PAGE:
# Create a PID file for the running gkrellmd.  Default is no PID file.
#pidfile /var/run/

# Run in background and detach from the controlling terminal

# Time interval between checks for various monitors.  If nfs-interval
# is <= 0 then gkrellmd will not read data for nfs file system types.
#fs-interval 2
#nfs-interval 16

# The Internet monitor defaults to reading tcp connections once per second.
# However, for Linux SMP kernels where reading /proc/net/tcp causes high
# cpu usage, the inet-interval may be set to 1-20 seconds to slow down
# /proc/net/tcp reads.  Or set it to 0 to totally disable the Inet monitor.
# Requires at least gkrellmd version 2.1.8.
#inet-interval 1

# If the mbmon daemon is started before gkrellmd with this command:
#     mbmon -r -P port-number
# (the "-r" mbmon tag mode is required) then gkrellmd will monitor mbmon
# reported sensors if this is uncommented and the port-numbers match.
#mbmon-port port-number

# Configure gkrellm clients to disconnect from a gkrellmd server if
# there is an io-timeout seconds interval where the client receives no input
# from the server.  Use this for conditions where gkrellmd may be
# ungracefully terminated such that socket connections are not closed.
# Minimum is 2 (less than 2 for no I/O disconnecting and is the default).
# Requires at least 2.1.8 versions of both gkrellmd and gkrellm.
#io-timeout 5

# Configure gkrellm clients to attempt automatic reconnects to a
# gkrellmd server every reconnect-timeout seconds after a disconnected
# state is detected.  Disconnected states are created by normal gkrellmd
# shutdowns or by an expiring io-timeout.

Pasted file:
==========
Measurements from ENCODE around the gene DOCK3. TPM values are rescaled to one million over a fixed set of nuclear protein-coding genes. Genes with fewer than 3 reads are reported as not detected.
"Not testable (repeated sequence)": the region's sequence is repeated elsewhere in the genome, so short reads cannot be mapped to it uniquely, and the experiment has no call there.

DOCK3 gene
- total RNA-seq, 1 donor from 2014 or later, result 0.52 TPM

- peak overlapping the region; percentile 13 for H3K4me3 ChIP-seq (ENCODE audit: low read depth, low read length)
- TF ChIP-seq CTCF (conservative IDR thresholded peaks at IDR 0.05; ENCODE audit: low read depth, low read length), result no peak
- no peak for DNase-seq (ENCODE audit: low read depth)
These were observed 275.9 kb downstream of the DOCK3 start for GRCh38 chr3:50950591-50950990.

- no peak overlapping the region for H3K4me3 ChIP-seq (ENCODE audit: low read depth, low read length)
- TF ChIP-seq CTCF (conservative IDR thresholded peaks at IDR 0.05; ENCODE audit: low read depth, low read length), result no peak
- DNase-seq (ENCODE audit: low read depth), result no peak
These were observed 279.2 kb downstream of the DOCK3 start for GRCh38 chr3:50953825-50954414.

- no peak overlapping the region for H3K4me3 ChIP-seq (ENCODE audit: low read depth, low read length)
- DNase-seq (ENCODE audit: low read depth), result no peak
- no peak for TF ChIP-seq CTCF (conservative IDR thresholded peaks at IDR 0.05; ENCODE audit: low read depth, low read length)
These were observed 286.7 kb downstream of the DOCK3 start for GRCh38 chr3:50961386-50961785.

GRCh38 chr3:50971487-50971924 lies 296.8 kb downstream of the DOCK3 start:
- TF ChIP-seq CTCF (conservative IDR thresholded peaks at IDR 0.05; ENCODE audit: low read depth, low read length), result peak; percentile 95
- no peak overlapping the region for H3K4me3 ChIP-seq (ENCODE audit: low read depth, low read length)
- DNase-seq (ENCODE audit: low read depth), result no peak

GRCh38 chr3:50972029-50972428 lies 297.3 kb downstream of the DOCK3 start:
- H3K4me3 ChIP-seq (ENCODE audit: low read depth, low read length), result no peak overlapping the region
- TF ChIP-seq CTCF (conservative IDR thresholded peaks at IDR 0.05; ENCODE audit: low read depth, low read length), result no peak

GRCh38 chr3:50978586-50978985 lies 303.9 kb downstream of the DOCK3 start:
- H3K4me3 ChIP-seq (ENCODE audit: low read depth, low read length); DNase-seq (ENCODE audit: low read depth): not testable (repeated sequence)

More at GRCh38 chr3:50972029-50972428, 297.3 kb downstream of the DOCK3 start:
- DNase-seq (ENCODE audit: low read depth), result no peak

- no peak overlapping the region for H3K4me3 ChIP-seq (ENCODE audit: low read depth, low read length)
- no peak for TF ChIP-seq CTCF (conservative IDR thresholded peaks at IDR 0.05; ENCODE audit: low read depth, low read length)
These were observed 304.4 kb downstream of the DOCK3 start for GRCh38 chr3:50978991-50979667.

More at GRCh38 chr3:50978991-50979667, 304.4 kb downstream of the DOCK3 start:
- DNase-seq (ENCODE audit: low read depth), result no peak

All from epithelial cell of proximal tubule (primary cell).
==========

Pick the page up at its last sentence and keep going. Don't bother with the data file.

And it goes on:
# Minimum is 2 (less than 2 for no automatic reconnecting and is the default).
# Requires at least 2.1.8 versions of both gkrellmd and gkrellm.
#reconnect-timeout 5

# Server side local mailbox counts can be sent to gkrellm clients.  List here
# paths to mbox, MH mail, or Maildir style mailboxes.
# Requires at least 2.1.11 versions of both gkrellmd and gkrellm.
#mailbox /var/mail/bill
#mailbox ~/Mail/inbox

# List of plugins to enable.  Use "gkrellmd -plist" to view a list of all
# available plugins.  Use "gkrellmd -plog" to output a log of the plugin
# install process (note: the detach option is ignored when using -plog).
#plugin-enable gkrelltopd
#plugin-enable gkrellmwho2d

# Configure gkrellmd to send the connect time for a network interface
# to all clients to be displayed in the client gkrellm timer button
# monitor display.  If this is done, the client gkrellm timer button can
# still execute commands on the client, but the button will not affect the
# timer display.  If you want the client timer button to execute commands
# on the server, your timer button commands can use ssh.
# So set this if your server box has a ppp or ippp connection and you
# want to monitor its connect time.
#net-timer ppp0

Once done, start the daemon:

# /etc/init.d/gkrellmd start

If you want the daemon starts automatically when the machine starts:

# rc-update add gkrellmd default

To monitor the remote system, just call the GKrellM program with the -s option from your local box:

# gkrellm -s remotemachinename

See also

The developer page
Browse some screenshots at muhri site
A couple of GKrellM/Screenshots
Check the Conky alternative at Conky

Retrieved from ""

Last modified: Fri, 05 Sep 2008 08:25:00 +0000 Hits: 2,281